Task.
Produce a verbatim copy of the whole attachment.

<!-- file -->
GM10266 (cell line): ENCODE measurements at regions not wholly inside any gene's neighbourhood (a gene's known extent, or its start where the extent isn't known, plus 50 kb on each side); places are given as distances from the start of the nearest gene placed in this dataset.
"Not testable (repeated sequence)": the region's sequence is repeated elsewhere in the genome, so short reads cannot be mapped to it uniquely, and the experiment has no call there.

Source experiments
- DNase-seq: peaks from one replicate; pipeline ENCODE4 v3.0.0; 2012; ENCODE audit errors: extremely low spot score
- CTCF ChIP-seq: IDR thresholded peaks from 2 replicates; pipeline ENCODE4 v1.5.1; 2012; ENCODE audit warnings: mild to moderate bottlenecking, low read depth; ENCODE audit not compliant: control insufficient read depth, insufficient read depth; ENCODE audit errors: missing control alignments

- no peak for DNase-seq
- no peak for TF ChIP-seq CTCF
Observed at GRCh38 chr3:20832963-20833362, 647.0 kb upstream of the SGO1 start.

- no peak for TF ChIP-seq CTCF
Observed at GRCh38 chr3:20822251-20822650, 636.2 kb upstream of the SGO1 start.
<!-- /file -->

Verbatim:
GM10266 (cell line): ENCODE measurements at regions not wholly inside any gene's neighbourhood (a gene's known extent, or its start where the extent isn't known, plus 50 kb on each side); places are given as distances from the start of the nearest gene placed in this dataset.
"Not testable (repeated sequence)": the region's sequence is repeated elsewhere in the genome, so short reads cannot be mapped to it uniquely, and the experiment has no call there.

Source experiments
- DNase-seq: peaks from one replicate; pipeline ENCODE4 v3.0.0; 2012; ENCODE audit errors: extremely low spot score
- CTCF ChIP-seq: IDR thresholded peaks from 2 replicates; pipeline ENCODE4 v1.5.1; 2012; ENCODE audit warnings: mild to moderate bottlenecking, low read depth; ENCODE audit not compliant: control insufficient read depth, insufficient read depth; ENCODE audit errors: missing control alignments

- no peak for DNase-seq
- no peak for TF ChIP-seq CTCF
Observed at GRCh38 chr3:20832963-20833362, 647.0 kb upstream of the SGO1 start.

- no peak for TF ChIP-seq CTCF
Observed at GRCh38 chr3:20822251-20822650, 636.2 kb upstream of the SGO1 start.